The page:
Are first-generation Canadians considered ‘real’ Canadians?

Pradip Rodrigues

As many new Canadians get ready to celebrate Canada Day, by wearing Tshirts emblazoned with the Maple Leaf, waving the Canadian flag and feel so proud about being part of the Canadian chanfamily, lets pause for a minute, shrug off that inflated sense of pride and do a reality check. Ask yourself a hard question- why do so many native born Canadians  perceive us to be part off the Canadian family?
A series of investigative articles in the Globe and Mail should really give every new Canadian and ethnic minority something to think about.
Canada’s spy agency has had Ontario’s Minister for Citizenship, Immigration and International Trade Michael Chan, a naturalized Canadian of Chinese descent under the radar, suspecting him of being under the influence of the Chinese government. The investigation throws up many examples of his cozy relations with senior Chinese officials. His loyalty to Canada has come under scrutiny and is being questioned. On a 2009 trip to China, he was quoted praising his former homeland. “Great is my motherland, and great are the people of my motherland,” he said. “The Beijing Olympics last year made us overseas Chinese feel that we could finally hold up our heads and breathe freely. Today, seeing the army on parade with such precision and the high spirits of the people, I am moved even more by the strength and power of my motherland.”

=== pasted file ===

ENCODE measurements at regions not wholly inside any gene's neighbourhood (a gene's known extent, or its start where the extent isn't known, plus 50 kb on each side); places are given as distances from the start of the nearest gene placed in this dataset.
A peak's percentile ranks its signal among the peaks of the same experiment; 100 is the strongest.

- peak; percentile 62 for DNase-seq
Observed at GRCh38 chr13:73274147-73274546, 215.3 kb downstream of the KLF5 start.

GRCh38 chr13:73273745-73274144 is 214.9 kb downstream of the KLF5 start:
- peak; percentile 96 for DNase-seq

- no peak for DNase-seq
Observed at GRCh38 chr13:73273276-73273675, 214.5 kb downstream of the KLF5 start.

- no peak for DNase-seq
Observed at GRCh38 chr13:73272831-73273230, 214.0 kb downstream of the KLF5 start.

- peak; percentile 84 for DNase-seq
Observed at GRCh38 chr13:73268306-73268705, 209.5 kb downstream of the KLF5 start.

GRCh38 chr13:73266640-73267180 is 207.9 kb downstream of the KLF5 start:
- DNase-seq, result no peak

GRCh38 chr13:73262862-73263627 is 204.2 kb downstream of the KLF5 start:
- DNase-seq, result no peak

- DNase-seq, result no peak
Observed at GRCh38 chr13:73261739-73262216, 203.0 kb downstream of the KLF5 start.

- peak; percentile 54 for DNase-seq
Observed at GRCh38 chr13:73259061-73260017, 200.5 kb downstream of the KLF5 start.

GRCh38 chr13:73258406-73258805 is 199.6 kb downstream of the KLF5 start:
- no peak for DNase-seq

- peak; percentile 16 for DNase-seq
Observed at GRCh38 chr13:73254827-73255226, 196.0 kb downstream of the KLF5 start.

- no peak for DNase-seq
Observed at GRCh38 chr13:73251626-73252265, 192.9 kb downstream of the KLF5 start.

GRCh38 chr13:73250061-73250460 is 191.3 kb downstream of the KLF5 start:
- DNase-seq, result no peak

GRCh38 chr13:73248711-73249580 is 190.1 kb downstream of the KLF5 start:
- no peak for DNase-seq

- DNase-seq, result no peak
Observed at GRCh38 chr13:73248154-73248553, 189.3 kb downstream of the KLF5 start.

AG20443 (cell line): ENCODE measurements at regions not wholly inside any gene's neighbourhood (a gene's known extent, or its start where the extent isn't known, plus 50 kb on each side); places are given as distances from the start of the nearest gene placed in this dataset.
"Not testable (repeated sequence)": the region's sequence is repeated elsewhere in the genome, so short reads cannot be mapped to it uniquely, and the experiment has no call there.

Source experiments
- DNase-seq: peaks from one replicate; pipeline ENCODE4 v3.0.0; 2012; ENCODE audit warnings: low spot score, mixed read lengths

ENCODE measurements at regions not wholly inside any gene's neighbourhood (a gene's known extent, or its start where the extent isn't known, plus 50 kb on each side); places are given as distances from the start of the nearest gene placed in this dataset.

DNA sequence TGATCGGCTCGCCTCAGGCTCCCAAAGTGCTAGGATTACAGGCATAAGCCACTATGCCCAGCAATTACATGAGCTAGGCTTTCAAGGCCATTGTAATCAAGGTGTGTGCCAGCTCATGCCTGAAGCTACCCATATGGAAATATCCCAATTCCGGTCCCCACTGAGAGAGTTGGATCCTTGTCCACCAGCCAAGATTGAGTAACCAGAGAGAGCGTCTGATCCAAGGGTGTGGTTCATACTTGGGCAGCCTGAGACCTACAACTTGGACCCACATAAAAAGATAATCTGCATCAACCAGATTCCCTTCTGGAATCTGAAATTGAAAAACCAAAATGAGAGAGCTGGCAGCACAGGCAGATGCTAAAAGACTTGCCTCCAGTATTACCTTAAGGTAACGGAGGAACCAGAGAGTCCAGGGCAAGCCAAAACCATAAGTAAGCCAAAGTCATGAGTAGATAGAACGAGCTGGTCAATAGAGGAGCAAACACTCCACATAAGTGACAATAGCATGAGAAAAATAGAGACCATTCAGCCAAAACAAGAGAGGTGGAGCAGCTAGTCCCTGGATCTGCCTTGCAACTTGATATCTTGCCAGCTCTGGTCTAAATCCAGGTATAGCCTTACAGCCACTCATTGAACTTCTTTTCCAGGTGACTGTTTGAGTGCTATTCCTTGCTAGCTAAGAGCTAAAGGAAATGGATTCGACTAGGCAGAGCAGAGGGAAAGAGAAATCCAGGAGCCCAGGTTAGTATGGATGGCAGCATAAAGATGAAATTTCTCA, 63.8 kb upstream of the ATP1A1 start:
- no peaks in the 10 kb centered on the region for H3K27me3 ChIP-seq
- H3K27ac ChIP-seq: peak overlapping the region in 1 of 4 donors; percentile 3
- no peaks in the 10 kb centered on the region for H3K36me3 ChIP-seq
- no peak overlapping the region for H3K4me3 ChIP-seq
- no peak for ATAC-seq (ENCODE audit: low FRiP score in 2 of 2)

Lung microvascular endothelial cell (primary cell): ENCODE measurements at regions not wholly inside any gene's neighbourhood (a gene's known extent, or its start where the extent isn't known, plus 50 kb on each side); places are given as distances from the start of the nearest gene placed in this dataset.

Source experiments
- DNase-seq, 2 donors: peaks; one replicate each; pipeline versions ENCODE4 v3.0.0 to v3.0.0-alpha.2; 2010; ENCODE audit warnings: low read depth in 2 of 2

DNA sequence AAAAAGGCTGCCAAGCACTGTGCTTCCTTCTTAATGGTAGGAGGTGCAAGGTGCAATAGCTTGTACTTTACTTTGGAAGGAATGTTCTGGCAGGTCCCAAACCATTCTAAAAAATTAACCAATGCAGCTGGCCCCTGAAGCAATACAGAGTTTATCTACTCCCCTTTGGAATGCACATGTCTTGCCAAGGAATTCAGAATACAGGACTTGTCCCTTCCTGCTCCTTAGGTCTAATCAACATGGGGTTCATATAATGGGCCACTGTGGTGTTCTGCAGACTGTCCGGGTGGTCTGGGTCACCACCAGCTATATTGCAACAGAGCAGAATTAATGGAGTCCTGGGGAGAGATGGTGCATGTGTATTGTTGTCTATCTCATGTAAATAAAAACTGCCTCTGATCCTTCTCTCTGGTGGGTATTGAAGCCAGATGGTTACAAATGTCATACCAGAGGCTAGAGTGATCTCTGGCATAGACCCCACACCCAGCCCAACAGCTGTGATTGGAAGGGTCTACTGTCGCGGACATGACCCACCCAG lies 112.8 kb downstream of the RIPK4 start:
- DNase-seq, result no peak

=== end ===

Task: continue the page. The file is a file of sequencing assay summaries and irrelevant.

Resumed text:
Ethnic politicians are in a tough spot

While Michael Chan being a public figure is suspected of being disloyal to Canada over his conduct, I have heard similar sentiments echoed by dozens of Canadians of South Asian descent and I suspect a large number of new Canadian citizens hold similar emotional sentiments for the countries of their origin. When Indian Prime Minister Narendra Modi visited Canada recently, there was jingoism on display. Thousands of Canadian citizens of Indian origin made their unswerving love for their Motherland very evident, that too in front of Prime Minister Stephen Harper. Not that there is anything wrong with it, in fact our multicultural policy encourages such close ties to the Motherland. Political parties use MPs and MPPs of ethnic origins to woo their respective communities for votes, fund-raising and to schmooze with embassy staff from their country of origin as well as senior politicians and bureaucrats when they visit their Motherlands on trade missions. Michael Chan’s importance in Ontario’s Liberal party cannot be understated. He is a top fund raiser for the party and courts the growing number of Mandarin voters which has increased by 32 percent. And with China’s economic fortunes surging, so has Mr Chan’s importance within the party.